They say that politics breeds strange bedfellows, but many organizations find themselves having to work with their competitors whether or not politics are involved. Next Sunday’s Super Bowl in San Francisco is a great example of this; when a large-scale event comes to town, all parties often work together to make the community look good and successfully pull off an event of the magnitude of the Big Game. Normally competitors who benefit from cooperation is called co-opetition. This is the phenomena of partnering with your competitors to better serve the population in your community and have all organizations thrive. For healthcare providers, taking co-opetition beyond a one-time event allows you to leverage your competitor so that it can improve your market position and capabilities to compete, while at the same time still allowing your organization to succeed and grow in the market.
This is old hat in other industries, but is relatively new in healthcare. There are quite a few examples outside of the healthcare industry that we can look to for inspiration. Tesla, for example, is investing in the infrastructure for electric vehicles through its Supercharger network. Competitor vehicles can use the Supercharger stations too, and Tesla recognizes the need to power the developing the market for electric vehicles, even if it means cooperating with competitors in the marketplace. They are taking a risk (a smart one) that their investment that will further position them as the leader and drive market share. According to HBR.org, another great example is LinkedIn, which works with, and competes against, headhunters to bring the best talent into a network.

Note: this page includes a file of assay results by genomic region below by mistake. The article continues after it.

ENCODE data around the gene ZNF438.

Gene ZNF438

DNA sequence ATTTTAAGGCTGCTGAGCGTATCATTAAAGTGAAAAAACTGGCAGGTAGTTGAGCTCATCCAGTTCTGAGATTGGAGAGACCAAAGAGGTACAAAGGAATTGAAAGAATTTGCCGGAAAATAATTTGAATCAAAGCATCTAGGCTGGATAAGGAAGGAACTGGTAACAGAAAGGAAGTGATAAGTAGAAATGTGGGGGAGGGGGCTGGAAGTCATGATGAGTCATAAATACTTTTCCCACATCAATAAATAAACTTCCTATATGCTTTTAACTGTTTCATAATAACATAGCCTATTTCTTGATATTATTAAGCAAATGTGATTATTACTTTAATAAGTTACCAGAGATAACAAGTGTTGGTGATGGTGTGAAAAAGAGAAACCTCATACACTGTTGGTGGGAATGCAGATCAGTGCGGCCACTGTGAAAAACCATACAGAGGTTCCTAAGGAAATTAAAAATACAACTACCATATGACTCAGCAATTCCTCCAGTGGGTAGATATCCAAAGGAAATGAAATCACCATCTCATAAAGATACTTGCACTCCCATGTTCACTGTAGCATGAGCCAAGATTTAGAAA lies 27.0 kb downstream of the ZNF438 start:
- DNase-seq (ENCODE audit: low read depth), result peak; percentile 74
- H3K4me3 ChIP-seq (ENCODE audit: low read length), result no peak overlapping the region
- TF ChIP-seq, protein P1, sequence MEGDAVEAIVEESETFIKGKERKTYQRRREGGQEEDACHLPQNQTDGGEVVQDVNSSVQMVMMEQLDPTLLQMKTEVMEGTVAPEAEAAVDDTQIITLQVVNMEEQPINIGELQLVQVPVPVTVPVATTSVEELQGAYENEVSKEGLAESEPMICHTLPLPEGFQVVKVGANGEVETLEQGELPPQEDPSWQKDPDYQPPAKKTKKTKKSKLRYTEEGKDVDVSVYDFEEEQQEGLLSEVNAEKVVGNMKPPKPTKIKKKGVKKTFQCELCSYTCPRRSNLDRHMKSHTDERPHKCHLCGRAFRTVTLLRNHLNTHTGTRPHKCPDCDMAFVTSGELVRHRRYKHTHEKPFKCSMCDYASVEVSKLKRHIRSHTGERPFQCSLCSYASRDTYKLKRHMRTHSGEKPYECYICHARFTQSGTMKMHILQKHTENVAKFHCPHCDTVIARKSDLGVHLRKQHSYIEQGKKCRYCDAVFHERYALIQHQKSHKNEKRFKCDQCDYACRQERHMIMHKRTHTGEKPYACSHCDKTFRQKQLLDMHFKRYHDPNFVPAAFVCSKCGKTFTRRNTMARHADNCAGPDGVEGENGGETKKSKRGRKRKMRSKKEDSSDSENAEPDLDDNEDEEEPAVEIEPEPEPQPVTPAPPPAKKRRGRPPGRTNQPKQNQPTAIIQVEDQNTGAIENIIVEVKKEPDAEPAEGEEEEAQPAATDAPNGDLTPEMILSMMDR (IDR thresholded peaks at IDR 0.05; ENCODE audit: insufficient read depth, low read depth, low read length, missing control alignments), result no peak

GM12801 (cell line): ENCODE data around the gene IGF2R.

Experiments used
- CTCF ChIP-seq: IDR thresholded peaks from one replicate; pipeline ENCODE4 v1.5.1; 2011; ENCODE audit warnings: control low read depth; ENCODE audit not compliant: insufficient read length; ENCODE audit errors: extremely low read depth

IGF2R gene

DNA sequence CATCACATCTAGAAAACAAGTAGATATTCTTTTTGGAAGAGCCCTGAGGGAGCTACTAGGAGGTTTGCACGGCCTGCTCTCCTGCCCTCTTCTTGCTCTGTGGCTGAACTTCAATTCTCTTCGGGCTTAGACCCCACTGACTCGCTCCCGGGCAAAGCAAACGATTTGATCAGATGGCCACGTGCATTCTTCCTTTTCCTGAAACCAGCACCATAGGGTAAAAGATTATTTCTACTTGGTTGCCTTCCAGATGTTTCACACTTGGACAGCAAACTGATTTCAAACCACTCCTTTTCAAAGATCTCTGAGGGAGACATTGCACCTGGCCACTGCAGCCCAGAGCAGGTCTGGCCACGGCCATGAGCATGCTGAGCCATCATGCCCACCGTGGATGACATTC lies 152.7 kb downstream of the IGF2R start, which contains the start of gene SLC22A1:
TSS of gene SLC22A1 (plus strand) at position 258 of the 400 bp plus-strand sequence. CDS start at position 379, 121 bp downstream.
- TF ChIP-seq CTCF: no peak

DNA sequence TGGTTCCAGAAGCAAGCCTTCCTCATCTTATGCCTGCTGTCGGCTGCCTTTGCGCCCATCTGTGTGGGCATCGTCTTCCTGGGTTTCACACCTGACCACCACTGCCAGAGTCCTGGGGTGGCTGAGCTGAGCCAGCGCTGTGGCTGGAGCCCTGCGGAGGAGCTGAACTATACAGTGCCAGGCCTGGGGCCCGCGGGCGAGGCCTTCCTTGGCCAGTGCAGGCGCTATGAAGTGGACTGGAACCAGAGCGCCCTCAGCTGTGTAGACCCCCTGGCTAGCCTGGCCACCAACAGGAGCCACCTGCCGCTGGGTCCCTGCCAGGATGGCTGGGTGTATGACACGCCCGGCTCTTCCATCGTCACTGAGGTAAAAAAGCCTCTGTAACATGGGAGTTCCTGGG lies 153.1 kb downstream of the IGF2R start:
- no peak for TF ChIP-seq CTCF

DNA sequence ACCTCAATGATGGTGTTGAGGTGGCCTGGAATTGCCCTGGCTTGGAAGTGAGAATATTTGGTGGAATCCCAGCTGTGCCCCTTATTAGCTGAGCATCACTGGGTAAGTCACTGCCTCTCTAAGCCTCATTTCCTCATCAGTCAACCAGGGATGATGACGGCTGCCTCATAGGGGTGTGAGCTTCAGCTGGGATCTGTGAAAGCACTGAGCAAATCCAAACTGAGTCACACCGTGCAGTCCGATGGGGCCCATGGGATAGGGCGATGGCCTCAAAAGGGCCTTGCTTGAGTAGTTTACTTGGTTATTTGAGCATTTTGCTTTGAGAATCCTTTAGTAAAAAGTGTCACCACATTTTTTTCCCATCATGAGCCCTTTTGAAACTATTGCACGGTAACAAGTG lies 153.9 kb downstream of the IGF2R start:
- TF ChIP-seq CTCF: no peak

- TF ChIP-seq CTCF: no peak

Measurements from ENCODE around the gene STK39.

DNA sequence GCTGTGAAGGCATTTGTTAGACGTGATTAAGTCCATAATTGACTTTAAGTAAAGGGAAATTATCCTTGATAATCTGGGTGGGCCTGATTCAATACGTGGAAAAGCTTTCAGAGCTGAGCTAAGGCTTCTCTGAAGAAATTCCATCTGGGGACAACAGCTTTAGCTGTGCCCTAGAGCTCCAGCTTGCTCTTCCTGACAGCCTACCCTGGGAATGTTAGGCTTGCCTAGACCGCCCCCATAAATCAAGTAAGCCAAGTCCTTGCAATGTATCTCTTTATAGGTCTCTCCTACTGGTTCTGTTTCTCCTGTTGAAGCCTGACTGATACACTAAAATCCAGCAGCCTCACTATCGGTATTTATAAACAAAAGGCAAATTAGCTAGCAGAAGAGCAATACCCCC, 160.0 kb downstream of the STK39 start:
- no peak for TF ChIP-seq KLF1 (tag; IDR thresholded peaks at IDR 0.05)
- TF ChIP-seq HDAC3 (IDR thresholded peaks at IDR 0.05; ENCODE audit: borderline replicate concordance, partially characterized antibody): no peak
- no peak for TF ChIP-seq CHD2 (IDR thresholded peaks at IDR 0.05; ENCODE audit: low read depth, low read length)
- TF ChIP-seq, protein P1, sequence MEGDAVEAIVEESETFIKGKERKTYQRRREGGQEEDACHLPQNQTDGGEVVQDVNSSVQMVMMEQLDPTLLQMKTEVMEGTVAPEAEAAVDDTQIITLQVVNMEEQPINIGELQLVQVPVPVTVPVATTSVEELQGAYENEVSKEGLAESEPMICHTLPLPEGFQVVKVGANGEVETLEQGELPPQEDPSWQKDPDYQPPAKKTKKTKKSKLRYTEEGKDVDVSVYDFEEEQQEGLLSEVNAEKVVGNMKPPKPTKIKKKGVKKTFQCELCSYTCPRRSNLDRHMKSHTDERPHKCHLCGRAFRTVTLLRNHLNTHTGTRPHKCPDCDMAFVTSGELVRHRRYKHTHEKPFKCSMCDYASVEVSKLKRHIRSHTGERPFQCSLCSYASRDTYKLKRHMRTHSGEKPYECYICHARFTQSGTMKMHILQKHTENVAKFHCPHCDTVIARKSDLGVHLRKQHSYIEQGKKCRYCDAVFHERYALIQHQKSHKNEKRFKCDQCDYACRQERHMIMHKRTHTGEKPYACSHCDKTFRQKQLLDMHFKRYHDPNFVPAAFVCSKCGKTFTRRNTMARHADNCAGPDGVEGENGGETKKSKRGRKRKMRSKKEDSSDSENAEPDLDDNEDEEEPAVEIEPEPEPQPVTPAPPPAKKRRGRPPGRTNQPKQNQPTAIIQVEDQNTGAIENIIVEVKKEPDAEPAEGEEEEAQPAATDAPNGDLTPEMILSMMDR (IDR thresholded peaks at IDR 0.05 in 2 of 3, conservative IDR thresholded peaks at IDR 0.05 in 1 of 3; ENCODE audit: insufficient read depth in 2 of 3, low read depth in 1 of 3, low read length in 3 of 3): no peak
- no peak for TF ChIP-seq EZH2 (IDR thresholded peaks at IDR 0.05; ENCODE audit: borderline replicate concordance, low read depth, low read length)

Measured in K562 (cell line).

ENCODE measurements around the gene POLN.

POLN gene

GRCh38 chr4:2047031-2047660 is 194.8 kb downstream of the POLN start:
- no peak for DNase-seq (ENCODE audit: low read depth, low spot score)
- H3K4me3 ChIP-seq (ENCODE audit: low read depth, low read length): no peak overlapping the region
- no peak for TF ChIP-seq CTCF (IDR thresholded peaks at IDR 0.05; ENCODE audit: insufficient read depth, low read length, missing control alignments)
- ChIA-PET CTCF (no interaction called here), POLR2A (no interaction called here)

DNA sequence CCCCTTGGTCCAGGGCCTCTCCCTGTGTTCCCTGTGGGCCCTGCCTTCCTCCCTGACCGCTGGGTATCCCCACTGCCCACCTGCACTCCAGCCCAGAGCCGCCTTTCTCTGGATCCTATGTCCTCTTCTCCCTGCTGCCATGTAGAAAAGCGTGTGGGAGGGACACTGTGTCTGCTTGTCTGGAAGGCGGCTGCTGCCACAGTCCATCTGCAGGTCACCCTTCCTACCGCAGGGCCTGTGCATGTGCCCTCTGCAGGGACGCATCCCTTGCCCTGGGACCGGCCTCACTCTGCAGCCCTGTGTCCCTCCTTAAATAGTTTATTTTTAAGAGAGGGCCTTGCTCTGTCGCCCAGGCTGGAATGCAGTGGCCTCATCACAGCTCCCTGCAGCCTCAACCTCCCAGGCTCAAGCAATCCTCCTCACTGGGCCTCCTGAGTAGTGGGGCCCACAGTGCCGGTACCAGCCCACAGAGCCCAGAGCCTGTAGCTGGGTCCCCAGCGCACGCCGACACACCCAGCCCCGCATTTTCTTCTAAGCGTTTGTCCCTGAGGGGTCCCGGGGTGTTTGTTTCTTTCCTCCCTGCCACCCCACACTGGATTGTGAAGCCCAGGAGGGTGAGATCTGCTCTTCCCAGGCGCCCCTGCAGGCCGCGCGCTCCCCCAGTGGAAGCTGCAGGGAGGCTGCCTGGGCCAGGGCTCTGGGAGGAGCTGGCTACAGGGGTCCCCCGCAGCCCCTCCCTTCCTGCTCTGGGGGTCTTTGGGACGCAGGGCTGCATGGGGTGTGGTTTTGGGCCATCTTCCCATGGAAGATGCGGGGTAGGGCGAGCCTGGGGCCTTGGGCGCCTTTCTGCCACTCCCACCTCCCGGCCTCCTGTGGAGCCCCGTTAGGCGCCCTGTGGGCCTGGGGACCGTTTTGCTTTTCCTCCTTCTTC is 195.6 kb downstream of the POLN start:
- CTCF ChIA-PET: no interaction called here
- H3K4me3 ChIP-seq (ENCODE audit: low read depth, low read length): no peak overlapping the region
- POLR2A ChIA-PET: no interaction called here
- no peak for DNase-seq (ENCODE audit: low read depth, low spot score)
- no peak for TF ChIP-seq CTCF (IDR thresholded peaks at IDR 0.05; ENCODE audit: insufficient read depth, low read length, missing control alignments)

For healthcare providers, competitors often cooperate to service the impact on the community in several ways like trauma and burn centers. But as we move forward, with a greater focus on outcomes and cost reduction, hospitals and physician leaders are looking more at what they should do, and what services they should provide and what services they should not?
One idea is to work with your competitor for certain types of procedures or cases that require higher volume for better outcomes, while still competing for patients and market share. One of the drivers of the current system is fee for service which promotes every institution as having a competitive service lines. However, as you move to value-based care, co-opetition becomes a solution that pools higher volume to achieve better outcomes. Higher volume leads to better outcomes and lower cost; if you’re outcomes based, you’re putting yourself at a disadvantage to provide a service that’s low volume. No outcomes, no incomes.
Specialty care centers and access points/urgent care centers are another area where co-opetition could prove beneficial. These are important needs, but aren’t necessarily differentiators. Having redundant access points leads to duplication not differentiation. Often, resources can be pooled and can produce better results for all parties involved.
As the healthcare industry continues to transition from fee for service to payments for outcomes, co-opetition starts to make more and more sense for providers. How can this phenomena be applied more often? How can you partner with your competitors to better serve populations in your community?